By B. Raman
More than two years after the 26/11 terrorist strikes in Mumbai and the setting-up of the National Investigation Agency (NIA), the Government of India continues to have a shoddy counter-terrorism data-base.
That is the inevitable conclusion from the current controversy over an embarrassing professional and diplomatic faux pas relating to the alleged inclusion of the name of Wazhul Kamar Khan, a terrorism suspect living on bail with his family in Thane in Maharashtra, in a list of 50 terrorism suspects allegedly enjoying sanctuary in Pakistan. This list was reportedly given by the Government of India to the Interior Ministry of Pakistan some weeks ago and had remained a secret till now. This list was released to the media by the Ministry of Home Affairs of the Government of India after the Abbottabad raid by US naval commandos, which led to the death of Osama bin Laden. The belated release of the list was seen by many as an attempt by our Home Ministry to step up pressure on Pakistan to act against terrorism suspects wanted in India and allegedly sheltered in Pakistan.
The fact that Wazhul Kamar Khan’s name was mistakenly included in the list was discovered not by the counter-terrorism agencies of India or Pakistan, but by Mateen Hafeez, a well-reputed journalist of the ” Times of India”. His investigative report was carried by the paper on May 17, 2011. Our MHA and retired officers of the intelligence and investigating agencies appearing in TV debates have uncomfortably tied themselves in knots in trying to explain away or rationalise this faux pas. They have been projecting it as a clerical or human error, which does sometimes take place in Government and urging that one should not make a mountain of a mole hil and captalise on this unfortunate error to discredit our agencies.
There is nothing mala fide about the inclusion of the name of this suspect. It was not an instance of a fabrication of evidence against him or Pakistan in an attempt to fix Pakistan. At the same time, this error indicates serious deficiencies in our counter-terrorism data-base which should cause concern to our policy-makers. It would also cause concern to the international intelligence and investigating community and add to the suspicions that they already have about the credibility of our investigation process and about our allegations regarding Pakistan giving shelter to Indian terrorists.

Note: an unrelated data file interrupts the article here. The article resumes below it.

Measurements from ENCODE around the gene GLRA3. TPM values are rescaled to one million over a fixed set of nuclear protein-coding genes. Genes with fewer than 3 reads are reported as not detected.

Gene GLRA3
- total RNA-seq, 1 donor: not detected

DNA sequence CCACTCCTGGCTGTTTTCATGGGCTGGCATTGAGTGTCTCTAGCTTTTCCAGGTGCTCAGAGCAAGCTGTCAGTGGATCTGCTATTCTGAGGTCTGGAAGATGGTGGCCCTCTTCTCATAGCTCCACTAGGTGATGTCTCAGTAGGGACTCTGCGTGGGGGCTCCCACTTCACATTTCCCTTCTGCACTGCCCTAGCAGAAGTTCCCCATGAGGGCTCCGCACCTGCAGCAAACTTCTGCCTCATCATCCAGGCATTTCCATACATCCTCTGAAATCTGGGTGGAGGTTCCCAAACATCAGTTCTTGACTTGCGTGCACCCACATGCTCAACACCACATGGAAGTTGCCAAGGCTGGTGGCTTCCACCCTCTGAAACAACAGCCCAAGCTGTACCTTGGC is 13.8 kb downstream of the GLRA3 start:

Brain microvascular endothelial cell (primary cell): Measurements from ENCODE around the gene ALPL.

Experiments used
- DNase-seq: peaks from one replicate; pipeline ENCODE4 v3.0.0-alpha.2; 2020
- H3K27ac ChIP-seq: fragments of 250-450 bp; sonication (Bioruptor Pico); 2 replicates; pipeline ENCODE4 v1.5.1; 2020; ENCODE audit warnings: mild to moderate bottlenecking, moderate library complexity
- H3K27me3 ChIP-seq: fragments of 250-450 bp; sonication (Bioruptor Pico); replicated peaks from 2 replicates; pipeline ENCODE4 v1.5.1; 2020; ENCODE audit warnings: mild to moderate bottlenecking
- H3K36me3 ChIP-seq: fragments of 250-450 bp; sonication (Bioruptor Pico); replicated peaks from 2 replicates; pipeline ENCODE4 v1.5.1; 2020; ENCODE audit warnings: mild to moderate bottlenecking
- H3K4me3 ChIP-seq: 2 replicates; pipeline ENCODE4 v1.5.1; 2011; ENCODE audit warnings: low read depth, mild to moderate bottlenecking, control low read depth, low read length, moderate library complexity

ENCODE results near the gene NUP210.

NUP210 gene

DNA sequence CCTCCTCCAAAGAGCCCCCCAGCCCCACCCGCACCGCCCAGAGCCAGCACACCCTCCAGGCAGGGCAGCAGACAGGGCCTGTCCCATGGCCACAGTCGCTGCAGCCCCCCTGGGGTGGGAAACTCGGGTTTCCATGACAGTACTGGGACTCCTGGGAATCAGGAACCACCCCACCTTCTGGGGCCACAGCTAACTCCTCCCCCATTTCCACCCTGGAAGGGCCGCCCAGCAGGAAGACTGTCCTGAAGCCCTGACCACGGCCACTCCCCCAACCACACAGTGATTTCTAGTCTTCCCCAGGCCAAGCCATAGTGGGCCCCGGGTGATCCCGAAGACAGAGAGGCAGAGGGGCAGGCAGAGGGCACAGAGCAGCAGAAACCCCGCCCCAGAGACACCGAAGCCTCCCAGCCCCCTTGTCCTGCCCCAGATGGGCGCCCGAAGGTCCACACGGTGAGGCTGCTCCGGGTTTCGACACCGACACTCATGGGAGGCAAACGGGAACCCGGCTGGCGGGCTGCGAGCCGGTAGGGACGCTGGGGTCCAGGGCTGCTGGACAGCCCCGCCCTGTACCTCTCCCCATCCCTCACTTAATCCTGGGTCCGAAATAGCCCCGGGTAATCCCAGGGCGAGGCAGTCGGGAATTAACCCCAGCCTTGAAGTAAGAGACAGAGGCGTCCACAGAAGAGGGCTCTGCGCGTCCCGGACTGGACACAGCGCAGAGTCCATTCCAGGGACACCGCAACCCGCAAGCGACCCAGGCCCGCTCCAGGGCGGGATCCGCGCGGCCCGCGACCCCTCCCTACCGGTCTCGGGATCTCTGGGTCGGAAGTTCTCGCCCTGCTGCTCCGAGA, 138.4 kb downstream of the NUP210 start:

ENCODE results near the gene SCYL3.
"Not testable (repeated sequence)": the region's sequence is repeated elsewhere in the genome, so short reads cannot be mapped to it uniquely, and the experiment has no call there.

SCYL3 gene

Our credibility as professional counter-terrorism experts will be weakened by this serious error. A terrorism suspect had been arrested in Maharashtra. He had been gven bail by a court. He was living with his family. And, yet, the Government of India in New Delhi was not aware of it and its data-base indicated that he had been sheltered in Pakistan. That is why his name found its way into the dossier given to Pakistan.
At the time the dossier was prepared for being handed over to Pakistan, none any of the agencies of the Government of India or of the Government of Maharashtra would appear to have detected this embarrassing mistake. This would clearly show that there was no co-ordination in the preparation of the dossier. Nor was there any effective supervision of the process and any proper vetting of the dossier before the decision to hand it over to Pakistan was taken. In our anxiety to embarrass Pakistan, the whole exercise seems to have been handled in a very casual manner.
Other countries would be greatly concerned by this faux pas and by our casual approach for one very important reason. After the 26/11 terrorist strikes in Mumbai, there was a demand in India for a retaliatory strike on the terrorist infrastructure in Pakistan from which these attacks had emanated. The Government of Dr. Manmohan Singh managed to resist the demand from some sections of the public for a retaliatory strike.
If there is another 26/11 ( God forbid), the demand for a retalitory strike against the terrorist infrastructure in Pakistan could be revived. For such a strike to be effective, it has to be based on an accurate data-base of the infrastructure in Pakistan. If this incident indicates the shoddy state of our data-base, by ordering a retaliatory strike on the basis of a shoddy data-base we might create a messy situation and find ourselves in an indefensible position before the international community.
Instead of minimising the implications of the faux pas and dismissing it as a human error sometimes unavoidable, we must tale the matter much more seriously than we seem to be doing so far, try to find out how the whole thing happened and take the required corrective action. Our reputation as professional CT experts is at stake in the eyes of the international community.